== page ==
In the power of the cross and the empty grave, by grace we can deal with the past and trust it no longer will enslave us.

How can death and resurrection inspire us to face hard past realities while also working together into a hope-filled future?

Baptism incorporates us into all humanity's history and into the history of planet earth with all its varied flora and fauna. No one is free until every one is free. No person is free until all creation is free. When I was facilitating some and helping teenagers lead other after-school activities in a previous life, my search for songs with solid theology that didn't use explicitly Christian language turned up "Free to Be, You and Me," that somehow I'd missed when it was current.

Free To Be

There's a land that I see where the children are free
And I say it ain't far to this land from where we are
Take my hand, come with me, where the children are free
Come with me, take my hand, and we'll live

In a land where the river runs free
In a land through the green country
In a land to a shining sea
And you and me are free to be you and me

I see a land bright and clear, and the time's comin' near
When we'll live in this land, you and me, hand in hand
Take my hand, come along, lend your voice to my song
Come along, take my hand, sing a song

For a land where the river runs free
For a land through the green country
For a land to a shining sea
For a land where the horses run free
And you and me are free to be you and me

Every boy in this land grows to be his own man
In this land, every girl grows to be her own woman
Take my hand, come with me where the children are free
Come with me, take my hand, and we'll run

To a land where the river runs free
To a land through the green country
To a land to a shining sea
To a land where the horses run free
To a land where the children are free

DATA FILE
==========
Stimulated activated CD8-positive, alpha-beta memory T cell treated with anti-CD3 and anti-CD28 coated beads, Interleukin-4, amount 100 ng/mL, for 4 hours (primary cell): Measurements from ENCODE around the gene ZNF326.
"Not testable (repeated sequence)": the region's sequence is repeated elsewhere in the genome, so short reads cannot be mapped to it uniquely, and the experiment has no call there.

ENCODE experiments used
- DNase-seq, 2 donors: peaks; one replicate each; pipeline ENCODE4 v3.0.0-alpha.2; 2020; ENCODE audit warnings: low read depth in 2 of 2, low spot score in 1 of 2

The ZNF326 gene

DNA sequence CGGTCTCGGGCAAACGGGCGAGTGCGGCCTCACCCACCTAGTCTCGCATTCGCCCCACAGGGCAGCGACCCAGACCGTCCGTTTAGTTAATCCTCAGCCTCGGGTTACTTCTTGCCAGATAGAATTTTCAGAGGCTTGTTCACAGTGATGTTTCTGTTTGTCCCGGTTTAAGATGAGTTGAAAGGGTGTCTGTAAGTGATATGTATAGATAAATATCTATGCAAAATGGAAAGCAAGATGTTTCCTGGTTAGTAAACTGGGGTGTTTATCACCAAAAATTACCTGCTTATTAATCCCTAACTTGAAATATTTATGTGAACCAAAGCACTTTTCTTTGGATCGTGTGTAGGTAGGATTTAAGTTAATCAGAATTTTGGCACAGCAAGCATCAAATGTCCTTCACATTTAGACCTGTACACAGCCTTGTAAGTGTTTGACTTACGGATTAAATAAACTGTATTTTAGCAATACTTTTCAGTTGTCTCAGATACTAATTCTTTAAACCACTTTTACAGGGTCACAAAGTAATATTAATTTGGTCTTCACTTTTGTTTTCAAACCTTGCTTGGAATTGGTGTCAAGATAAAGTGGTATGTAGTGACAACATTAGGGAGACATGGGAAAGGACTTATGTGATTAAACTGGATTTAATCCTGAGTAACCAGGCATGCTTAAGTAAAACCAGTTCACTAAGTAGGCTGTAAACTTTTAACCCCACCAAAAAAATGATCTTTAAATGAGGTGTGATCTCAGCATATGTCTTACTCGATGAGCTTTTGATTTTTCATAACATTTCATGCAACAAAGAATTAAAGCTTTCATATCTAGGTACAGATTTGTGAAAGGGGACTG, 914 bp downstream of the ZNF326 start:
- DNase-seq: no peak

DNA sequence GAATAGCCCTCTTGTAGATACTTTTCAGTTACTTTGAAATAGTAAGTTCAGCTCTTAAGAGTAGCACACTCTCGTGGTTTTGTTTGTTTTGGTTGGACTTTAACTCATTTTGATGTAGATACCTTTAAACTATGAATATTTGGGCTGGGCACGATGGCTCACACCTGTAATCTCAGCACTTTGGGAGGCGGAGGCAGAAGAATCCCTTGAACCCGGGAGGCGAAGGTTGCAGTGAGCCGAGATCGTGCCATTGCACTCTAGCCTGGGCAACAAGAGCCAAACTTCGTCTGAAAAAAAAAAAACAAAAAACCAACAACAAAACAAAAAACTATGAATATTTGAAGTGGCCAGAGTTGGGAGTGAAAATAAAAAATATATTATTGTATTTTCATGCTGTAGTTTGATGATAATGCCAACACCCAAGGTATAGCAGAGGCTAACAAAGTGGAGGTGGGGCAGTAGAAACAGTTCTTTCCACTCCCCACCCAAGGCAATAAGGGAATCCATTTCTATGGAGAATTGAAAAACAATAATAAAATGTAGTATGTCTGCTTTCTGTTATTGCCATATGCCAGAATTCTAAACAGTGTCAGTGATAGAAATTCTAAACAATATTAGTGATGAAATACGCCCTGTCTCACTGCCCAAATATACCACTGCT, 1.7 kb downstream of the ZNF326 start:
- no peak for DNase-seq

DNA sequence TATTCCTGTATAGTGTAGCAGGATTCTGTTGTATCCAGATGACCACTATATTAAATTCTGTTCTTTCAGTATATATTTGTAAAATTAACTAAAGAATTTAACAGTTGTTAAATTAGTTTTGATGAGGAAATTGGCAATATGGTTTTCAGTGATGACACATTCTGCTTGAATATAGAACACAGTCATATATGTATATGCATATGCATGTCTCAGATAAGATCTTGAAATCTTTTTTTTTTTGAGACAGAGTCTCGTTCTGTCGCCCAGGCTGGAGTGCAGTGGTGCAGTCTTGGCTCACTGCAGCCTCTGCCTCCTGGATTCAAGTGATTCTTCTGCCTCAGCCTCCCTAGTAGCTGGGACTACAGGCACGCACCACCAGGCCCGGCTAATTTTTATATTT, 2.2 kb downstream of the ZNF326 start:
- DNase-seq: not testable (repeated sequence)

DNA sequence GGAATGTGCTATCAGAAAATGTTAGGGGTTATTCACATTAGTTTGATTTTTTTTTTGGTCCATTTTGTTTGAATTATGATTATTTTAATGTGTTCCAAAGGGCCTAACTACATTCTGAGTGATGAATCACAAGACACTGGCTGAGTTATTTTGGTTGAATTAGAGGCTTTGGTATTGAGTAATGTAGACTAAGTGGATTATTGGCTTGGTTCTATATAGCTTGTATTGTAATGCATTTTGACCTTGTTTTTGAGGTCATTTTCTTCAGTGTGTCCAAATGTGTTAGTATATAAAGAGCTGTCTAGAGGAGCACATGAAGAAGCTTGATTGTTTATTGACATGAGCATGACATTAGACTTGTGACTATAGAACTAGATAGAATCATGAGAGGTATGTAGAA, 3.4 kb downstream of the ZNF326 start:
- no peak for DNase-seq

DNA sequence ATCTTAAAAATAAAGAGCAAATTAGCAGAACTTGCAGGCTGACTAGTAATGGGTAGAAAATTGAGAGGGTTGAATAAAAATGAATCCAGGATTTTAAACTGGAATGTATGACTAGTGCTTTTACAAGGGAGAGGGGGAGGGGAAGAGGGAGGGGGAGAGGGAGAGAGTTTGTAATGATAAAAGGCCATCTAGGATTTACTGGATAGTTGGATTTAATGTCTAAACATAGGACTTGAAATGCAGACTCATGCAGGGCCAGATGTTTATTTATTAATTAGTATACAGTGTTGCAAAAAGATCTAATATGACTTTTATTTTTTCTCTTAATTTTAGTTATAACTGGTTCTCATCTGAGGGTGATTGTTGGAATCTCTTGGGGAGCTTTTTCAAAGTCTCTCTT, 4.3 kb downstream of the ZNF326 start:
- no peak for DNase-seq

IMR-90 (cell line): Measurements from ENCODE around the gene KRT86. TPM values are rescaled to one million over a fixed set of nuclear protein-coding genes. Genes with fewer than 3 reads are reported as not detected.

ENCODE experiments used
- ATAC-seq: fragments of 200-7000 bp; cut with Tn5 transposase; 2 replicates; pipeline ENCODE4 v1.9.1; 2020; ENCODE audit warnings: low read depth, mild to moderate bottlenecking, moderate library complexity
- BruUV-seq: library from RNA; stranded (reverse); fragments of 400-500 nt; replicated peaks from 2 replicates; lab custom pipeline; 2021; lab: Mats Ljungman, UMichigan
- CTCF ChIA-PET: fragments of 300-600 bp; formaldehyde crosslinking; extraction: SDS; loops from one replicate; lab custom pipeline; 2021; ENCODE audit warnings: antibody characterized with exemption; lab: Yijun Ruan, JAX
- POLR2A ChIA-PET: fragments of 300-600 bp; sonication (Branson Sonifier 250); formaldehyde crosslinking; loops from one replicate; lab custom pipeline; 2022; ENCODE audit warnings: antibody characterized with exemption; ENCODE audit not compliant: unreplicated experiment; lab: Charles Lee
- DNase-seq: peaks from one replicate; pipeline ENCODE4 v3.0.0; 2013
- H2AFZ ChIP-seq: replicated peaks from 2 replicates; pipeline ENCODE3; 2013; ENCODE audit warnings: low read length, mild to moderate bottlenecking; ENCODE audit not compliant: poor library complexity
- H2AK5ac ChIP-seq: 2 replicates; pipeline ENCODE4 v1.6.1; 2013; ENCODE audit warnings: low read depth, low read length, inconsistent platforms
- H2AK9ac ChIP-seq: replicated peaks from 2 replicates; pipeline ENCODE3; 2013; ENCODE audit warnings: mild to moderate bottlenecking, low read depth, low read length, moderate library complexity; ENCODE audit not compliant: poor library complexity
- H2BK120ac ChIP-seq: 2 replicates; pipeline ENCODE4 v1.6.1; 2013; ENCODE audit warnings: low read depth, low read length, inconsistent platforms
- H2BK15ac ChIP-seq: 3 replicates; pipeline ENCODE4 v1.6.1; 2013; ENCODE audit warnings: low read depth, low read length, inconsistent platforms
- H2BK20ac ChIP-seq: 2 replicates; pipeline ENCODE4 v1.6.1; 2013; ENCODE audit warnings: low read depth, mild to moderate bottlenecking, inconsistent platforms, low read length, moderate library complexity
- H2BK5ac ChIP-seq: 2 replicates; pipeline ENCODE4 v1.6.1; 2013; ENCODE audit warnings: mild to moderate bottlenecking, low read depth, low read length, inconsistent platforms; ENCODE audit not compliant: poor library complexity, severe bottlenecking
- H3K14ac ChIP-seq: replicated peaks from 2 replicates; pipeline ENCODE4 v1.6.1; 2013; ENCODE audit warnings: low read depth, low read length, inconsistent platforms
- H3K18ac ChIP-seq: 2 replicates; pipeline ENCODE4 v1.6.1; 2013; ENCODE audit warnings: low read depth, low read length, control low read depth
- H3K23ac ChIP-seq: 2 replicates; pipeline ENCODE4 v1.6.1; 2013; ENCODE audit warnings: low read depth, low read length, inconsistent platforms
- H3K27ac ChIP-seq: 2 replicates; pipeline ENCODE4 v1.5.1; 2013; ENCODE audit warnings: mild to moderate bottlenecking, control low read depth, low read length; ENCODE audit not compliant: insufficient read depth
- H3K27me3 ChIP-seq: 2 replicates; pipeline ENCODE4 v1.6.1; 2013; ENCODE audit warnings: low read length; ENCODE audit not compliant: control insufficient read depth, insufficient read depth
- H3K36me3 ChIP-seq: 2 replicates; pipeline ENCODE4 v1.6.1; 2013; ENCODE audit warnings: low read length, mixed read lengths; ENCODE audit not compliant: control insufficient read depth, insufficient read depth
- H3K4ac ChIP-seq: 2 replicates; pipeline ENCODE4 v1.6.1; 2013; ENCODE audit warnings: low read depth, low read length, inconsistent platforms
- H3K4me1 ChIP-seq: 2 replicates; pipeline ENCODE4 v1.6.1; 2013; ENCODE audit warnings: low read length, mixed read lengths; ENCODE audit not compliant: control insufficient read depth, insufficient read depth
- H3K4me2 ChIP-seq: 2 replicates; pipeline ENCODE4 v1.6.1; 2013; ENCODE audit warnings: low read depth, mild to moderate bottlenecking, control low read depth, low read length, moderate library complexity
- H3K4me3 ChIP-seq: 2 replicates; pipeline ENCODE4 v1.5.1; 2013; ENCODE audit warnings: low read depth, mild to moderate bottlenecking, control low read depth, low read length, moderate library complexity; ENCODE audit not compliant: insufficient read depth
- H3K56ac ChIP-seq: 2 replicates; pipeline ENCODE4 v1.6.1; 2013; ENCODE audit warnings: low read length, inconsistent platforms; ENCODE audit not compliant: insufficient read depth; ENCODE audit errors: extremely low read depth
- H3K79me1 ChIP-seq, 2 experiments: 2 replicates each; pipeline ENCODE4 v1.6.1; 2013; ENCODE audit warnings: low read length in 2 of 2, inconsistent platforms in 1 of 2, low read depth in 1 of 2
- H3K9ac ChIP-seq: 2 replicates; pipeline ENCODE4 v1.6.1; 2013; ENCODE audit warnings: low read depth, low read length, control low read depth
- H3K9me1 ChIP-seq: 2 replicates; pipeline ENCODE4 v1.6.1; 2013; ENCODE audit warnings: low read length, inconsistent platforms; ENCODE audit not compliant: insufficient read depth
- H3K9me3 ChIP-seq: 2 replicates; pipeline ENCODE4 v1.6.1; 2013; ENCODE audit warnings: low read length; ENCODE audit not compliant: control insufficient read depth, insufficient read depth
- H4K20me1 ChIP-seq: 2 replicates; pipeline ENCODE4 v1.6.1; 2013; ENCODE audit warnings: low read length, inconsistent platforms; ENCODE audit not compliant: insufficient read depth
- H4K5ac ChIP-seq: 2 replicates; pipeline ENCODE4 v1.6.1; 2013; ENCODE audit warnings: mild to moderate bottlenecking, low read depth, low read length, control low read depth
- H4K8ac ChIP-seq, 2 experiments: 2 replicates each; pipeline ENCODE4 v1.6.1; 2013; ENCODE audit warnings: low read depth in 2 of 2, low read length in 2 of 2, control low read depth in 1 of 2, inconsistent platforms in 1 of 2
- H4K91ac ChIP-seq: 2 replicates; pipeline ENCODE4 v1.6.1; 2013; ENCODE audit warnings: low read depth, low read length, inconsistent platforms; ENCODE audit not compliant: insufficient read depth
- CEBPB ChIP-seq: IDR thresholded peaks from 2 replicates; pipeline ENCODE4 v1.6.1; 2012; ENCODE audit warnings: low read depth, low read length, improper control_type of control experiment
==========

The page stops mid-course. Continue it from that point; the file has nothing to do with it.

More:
And you and me are free to be you and me

Music by Stephen J. Lawrence; Lyrics by Bruce Hart

Just as the constitutional justice and liberty the Emancipation Proclamation granted for everyone still isn't complete, the freedom and fulness of life Jesus' birth, life, death, resurrection, and ascension granted all still isn't complete. Death still rules many social, economic, political, ecclesiastical structures and systems, as well as aspects of our lives as baptized individuals.

The story of our own baptism takes us back to "in the beginning" of Genesis 1, expands to include our current relationship to planet earth as well as to our human siblings, and stretches into the future of all creation. Our present and our future as people of the resurrection is bound up with that of the earth.

Our individual lives and our living together are full of the paradox of already done but not quite finished.

• Poet Wendell Berry counsels us, "Practice resurrection!"

• John Cena reminds us, "Hope and effort together is a great recipe for making [seemingly] impossible possible."

Saturday, June 13, 2020

Pentecost 2A

Exodus 19:2-8a

2They had journeyed from Rephidim, entered the wilderness of Sinai, and camped in the wilderness; Israel camped there in front of the mountain.

3Then Moses went up to God; the Lord called to him from the mountain, saying, "Thus you shall say to the house of Jacob, and tell the Israelites: 4You have seen what I did to the Egyptians, and how I bore you on eagles' wings and brought you to myself. 5Now therefore, if you obey my voice and keep my covenant, you shall be my treasured possession out of all the peoples. Indeed, the whole earth is mine, 6but you shall be for me a priestly kingdom and a holy nation. These are the words that you shall speak to the Israelites."

7So Moses came, summoned the elders of the people, and set before them all these words that the Lord had commanded him. 8The people all answered as one: "Everything that the Lord has spoken we will do."


Despite some public venues cautiously being allowed to carefully reopen, #SaferAtHome continues countywide for everyone who can rock it.


God of the desert, God of abundant provision, God who claims us in Jesus Christ as your specially treasured ones, events around the world and in this city have unsettled us; they've disrupted everything, but they've also been helping us imagining possibilities for our future. In the power of the Holy Spirit of Pentecost, may we listen to your words, may we see our neighbors needs, may we be your presence wherever we go; in the name of Jesus Christ, Amen.

Ordinary Time

The church's year of grace has journeyed into a 6-month long season of green and growing Ordinary [ordered, arranged, structured, organized] Time when we count Sundays after Pentecost. Matthew's year continues, so most of our gospel readings will be from Matthew.